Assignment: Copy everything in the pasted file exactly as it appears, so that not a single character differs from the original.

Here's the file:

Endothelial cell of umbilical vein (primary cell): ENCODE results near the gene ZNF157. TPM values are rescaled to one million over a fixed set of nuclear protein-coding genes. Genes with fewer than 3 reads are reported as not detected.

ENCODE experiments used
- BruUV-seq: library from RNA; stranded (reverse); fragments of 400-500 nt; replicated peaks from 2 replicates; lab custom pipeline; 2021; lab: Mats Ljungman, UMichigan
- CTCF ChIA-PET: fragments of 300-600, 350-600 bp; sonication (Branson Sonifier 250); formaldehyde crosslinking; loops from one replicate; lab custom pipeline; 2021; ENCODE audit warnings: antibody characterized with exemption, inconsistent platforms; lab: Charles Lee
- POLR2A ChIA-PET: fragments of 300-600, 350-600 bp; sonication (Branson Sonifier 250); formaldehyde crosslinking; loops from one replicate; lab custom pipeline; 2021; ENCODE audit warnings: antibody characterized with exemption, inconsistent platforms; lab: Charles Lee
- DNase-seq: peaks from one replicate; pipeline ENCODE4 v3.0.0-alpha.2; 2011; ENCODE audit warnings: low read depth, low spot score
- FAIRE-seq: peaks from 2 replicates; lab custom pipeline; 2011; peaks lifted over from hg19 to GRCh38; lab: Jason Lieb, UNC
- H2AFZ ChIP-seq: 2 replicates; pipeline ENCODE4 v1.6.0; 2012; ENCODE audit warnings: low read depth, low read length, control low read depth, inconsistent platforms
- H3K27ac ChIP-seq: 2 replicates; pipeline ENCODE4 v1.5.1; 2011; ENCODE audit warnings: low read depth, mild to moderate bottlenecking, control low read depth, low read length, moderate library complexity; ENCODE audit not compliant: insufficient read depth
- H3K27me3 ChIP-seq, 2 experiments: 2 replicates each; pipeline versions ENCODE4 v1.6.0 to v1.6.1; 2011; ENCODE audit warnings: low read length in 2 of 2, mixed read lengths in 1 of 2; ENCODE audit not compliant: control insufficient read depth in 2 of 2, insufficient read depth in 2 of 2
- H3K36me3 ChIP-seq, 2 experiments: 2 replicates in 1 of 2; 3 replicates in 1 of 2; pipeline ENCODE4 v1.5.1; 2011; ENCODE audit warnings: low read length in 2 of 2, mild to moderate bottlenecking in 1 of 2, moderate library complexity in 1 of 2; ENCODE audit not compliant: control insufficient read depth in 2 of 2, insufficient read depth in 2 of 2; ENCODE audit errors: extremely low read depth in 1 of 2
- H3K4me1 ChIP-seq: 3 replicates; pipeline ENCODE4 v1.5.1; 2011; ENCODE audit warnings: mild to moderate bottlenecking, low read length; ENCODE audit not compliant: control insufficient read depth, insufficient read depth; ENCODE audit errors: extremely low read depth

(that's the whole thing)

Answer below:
Endothelial cell of umbilical vein (primary cell): ENCODE results near the gene ZNF157. TPM values are rescaled to one million over a fixed set of nuclear protein-coding genes. Genes with fewer than 3 reads are reported as not detected.

ENCODE experiments used
- BruUV-seq: library from RNA; stranded (reverse); fragments of 400-500 nt; replicated peaks from 2 replicates; lab custom pipeline; 2021; lab: Mats Ljungman, UMichigan
- CTCF ChIA-PET: fragments of 300-600, 350-600 bp; sonication (Branson Sonifier 250); formaldehyde crosslinking; loops from one replicate; lab custom pipeline; 2021; ENCODE audit warnings: antibody characterized with exemption, inconsistent platforms; lab: Charles Lee
- POLR2A ChIA-PET: fragments of 300-600, 350-600 bp; sonication (Branson Sonifier 250); formaldehyde crosslinking; loops from one replicate; lab custom pipeline; 2021; ENCODE audit warnings: antibody characterized with exemption, inconsistent platforms; lab: Charles Lee
- DNase-seq: peaks from one replicate; pipeline ENCODE4 v3.0.0-alpha.2; 2011; ENCODE audit warnings: low read depth, low spot score
- FAIRE-seq: peaks from 2 replicates; lab custom pipeline; 2011; peaks lifted over from hg19 to GRCh38; lab: Jason Lieb, UNC
- H2AFZ ChIP-seq: 2 replicates; pipeline ENCODE4 v1.6.0; 2012; ENCODE audit warnings: low read depth, low read length, control low read depth, inconsistent platforms
- H3K27ac ChIP-seq: 2 replicates; pipeline ENCODE4 v1.5.1; 2011; ENCODE audit warnings: low read depth, mild to moderate bottlenecking, control low read depth, low read length, moderate library complexity; ENCODE audit not compliant: insufficient read depth
- H3K27me3 ChIP-seq, 2 experiments: 2 replicates each; pipeline versions ENCODE4 v1.6.0 to v1.6.1; 2011; ENCODE audit warnings: low read length in 2 of 2, mixed read lengths in 1 of 2; ENCODE audit not compliant: control insufficient read depth in 2 of 2, insufficient read depth in 2 of 2
- H3K36me3 ChIP-seq, 2 experiments: 2 replicates in 1 of 2; 3 replicates in 1 of 2; pipeline ENCODE4 v1.5.1; 2011; ENCODE audit warnings: low read length in 2 of 2, mild to moderate bottlenecking in 1 of 2, moderate library complexity in 1 of 2; ENCODE audit not compliant: control insufficient read depth in 2 of 2, insufficient read depth in 2 of 2; ENCODE audit errors: extremely low read depth in 1 of 2
- H3K4me1 ChIP-seq: 3 replicates; pipeline ENCODE4 v1.5.1; 2011; ENCODE audit warnings: mild to moderate bottlenecking, low read length; ENCODE audit not compliant: control insufficient read depth, insufficient read depth; ENCODE audit errors: extremely low read depth